6. The improved putter as described in claim 4 wherein said rearwardly extending portion is detachably connected to said head.
7. The improved putter as described in claim 4 wherein said ball is a golf ball.
8. An improved putter comprising:
a shaft;
a head connected to said shaft, said head having a front portion, said front portion having a hitting surface for striking a golf ball, a top surface, and a rear surface;
said front portion having an substantially flat rear surface;
a detachable rearwardly extending portion connected to the flat rear surface of the front portion, said rearwardly extending portion having a pair of side walls and a bottom surface;
an aperture formed through said bottom surface;
an attachment assembly formed on each side wall for connection of said rearwardly extending portion to said front head portion; and,
a ball rotatably disposed between said side walls, said ball being of the same size and dimensions as a golf ball, said ball positioned to be viewable from the top and to protrude partially outward through said bottom aperture;
a top plate and a bottom plate protruding from each side wall;
a threaded pin extending through the top plate and between said bottom plate; and,
said pin and plates being formed and positioned so that said rearwardly extending portion clamps onto said rear surface of the head as each pin is turned in a predetermined direction.
9. The improved putter as described in claim 8 wherein said ball is a golf ball.
10. An improved putter comprising:
a shaft;
a head connected to said shaft, said head having a front portion, said front portion having a hitting surface for striking a golf ball, a top surface, and a rear surface;
said front portion having an substantially flat rear surface;
a detachable rearwardly extending portion connected to the flat rear surface of the front portion, said rearwardly extending portion having a pair of side walls and a bottom surface;
an aperture formed through said bottom surface;
an attachment assembly formed on each side wall for connection of said rearwardly extending portion to said front head portion; and,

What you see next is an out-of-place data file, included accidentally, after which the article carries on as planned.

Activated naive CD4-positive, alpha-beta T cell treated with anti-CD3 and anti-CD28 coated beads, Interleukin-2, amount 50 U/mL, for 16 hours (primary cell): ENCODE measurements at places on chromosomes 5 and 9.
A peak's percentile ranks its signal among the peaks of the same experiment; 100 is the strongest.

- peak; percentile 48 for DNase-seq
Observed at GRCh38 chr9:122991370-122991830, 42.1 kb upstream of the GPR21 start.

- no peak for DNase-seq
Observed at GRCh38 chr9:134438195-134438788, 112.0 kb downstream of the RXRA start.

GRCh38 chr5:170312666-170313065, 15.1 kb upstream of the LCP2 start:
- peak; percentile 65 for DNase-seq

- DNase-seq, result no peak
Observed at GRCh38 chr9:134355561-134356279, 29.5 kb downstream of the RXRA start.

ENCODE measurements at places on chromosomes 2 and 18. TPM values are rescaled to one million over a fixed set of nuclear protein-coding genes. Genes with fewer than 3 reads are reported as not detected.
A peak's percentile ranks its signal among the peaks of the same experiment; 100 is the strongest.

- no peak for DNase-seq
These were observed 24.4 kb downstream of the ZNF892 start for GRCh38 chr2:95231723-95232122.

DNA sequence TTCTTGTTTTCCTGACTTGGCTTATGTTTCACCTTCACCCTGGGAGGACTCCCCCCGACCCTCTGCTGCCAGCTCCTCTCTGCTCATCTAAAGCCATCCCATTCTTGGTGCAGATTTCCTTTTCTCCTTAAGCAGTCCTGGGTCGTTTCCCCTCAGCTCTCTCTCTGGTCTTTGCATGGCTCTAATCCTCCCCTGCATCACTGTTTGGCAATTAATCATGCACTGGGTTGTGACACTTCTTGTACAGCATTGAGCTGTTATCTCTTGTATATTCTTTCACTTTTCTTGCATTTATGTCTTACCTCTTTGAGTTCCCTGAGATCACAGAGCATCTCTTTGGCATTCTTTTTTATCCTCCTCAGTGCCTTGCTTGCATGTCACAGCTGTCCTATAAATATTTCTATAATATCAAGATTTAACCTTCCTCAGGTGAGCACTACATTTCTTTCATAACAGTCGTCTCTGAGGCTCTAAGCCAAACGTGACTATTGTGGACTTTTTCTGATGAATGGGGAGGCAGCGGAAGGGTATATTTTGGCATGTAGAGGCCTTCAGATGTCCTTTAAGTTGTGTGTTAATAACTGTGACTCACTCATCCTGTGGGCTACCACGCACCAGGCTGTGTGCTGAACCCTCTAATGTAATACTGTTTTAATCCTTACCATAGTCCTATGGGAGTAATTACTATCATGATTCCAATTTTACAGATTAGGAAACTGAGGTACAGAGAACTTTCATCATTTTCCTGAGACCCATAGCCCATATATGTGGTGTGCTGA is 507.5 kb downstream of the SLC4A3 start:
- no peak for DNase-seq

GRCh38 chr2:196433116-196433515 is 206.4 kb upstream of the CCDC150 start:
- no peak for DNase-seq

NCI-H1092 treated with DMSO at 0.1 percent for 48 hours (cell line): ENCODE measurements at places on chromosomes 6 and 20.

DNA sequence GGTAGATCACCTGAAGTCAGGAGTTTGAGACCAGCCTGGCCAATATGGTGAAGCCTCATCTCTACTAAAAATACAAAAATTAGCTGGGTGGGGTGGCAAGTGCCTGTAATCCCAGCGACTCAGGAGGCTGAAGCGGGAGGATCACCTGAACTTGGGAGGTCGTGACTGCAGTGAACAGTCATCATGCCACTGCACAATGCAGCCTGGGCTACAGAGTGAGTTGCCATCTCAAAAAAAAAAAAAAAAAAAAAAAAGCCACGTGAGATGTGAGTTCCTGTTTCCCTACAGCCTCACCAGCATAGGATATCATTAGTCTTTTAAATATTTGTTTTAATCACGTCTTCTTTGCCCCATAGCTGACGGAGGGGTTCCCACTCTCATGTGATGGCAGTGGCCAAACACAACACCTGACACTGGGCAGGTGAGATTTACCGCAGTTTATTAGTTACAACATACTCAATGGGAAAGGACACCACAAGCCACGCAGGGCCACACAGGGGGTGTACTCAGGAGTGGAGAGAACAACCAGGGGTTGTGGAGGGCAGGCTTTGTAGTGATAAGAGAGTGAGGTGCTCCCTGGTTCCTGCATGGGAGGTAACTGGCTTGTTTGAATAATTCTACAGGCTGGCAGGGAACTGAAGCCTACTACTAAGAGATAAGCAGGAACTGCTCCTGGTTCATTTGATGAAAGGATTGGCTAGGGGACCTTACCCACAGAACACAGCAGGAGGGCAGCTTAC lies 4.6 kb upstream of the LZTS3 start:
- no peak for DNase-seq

a ball rotatably disposed between said side walls, said ball being of the same size and dimensions as a golf ball, said ball positioned to be viewable from the top and to protrude partially outward through said bottom aperture;
a bore extending through said ball;
a bearing disposed on each end of said bore of said ball,
said ball being mounted on a spring loaded axle, said axle extending through said bore and each of said bearing;
each side wall having an inner surface;
an indentation formed on each inner surface of each side wall;
each end of said axle having a rounded surface; and,
wherein each end of said axle is removeably lodged within a corresponding indentation.
11. The improved putter as described in claim 10 wherein said ball is a golf ball.
Description

This application is a continuation in part of application Ser. No. 10/373,502 previously filed on Feb. 24, 2003.

BACKGROUND OF THE INVENTION

I. Field of the Invention

This invention pertains to golf clubs. More specifically, the invention concerns a golf putter having a guide ball for improving a golfer's putting stroke.

II. Description of the Prior Art

Golf is a popular sport and form of recreation enjoyed by many individuals. Throughout the years many technical advancements in the golf ball, golf club, and golf course have been made to improve golf scores. The golf putter has seen significant advancement since it plays a vital role in a golfer's performance.